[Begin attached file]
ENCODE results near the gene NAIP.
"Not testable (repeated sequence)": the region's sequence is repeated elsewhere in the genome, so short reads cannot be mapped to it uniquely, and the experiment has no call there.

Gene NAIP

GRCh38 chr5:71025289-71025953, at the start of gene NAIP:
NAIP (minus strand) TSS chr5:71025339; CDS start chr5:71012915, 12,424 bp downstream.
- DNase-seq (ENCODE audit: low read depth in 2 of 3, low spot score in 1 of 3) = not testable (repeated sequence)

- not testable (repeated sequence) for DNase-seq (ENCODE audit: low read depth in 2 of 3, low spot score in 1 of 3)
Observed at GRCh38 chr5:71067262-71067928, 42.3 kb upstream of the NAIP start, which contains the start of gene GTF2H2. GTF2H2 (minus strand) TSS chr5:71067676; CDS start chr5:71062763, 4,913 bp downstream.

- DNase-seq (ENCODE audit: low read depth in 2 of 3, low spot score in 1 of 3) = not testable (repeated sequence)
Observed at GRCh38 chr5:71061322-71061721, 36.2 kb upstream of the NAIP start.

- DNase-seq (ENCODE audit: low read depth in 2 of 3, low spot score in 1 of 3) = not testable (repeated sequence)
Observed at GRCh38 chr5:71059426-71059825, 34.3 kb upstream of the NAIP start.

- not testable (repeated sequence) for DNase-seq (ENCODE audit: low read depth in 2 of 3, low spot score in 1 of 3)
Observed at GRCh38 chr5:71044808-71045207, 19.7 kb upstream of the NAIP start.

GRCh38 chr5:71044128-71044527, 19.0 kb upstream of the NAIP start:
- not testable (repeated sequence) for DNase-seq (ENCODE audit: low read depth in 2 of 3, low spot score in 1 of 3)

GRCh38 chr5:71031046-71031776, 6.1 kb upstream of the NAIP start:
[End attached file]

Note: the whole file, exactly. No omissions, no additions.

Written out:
ENCODE results near the gene NAIP.
"Not testable (repeated sequence)": the region's sequence is repeated elsewhere in the genome, so short reads cannot be mapped to it uniquely, and the experiment has no call there.

Gene NAIP

GRCh38 chr5:71025289-71025953, at the start of gene NAIP:
NAIP (minus strand) TSS chr5:71025339; CDS start chr5:71012915, 12,424 bp downstream.
- DNase-seq (ENCODE audit: low read depth in 2 of 3, low spot score in 1 of 3) = not testable (repeated sequence)

- not testable (repeated sequence) for DNase-seq (ENCODE audit: low read depth in 2 of 3, low spot score in 1 of 3)
Observed at GRCh38 chr5:71067262-71067928, 42.3 kb upstream of the NAIP start, which contains the start of gene GTF2H2. GTF2H2 (minus strand) TSS chr5:71067676; CDS start chr5:71062763, 4,913 bp downstream.

- DNase-seq (ENCODE audit: low read depth in 2 of 3, low spot score in 1 of 3) = not testable (repeated sequence)
Observed at GRCh38 chr5:71061322-71061721, 36.2 kb upstream of the NAIP start.

- DNase-seq (ENCODE audit: low read depth in 2 of 3, low spot score in 1 of 3) = not testable (repeated sequence)
Observed at GRCh38 chr5:71059426-71059825, 34.3 kb upstream of the NAIP start.

- not testable (repeated sequence) for DNase-seq (ENCODE audit: low read depth in 2 of 3, low spot score in 1 of 3)
Observed at GRCh38 chr5:71044808-71045207, 19.7 kb upstream of the NAIP start.

GRCh38 chr5:71044128-71044527, 19.0 kb upstream of the NAIP start:
- not testable (repeated sequence) for DNase-seq (ENCODE audit: low read depth in 2 of 3, low spot score in 1 of 3)

GRCh38 chr5:71031046-71031776, 6.1 kb upstream of the NAIP start: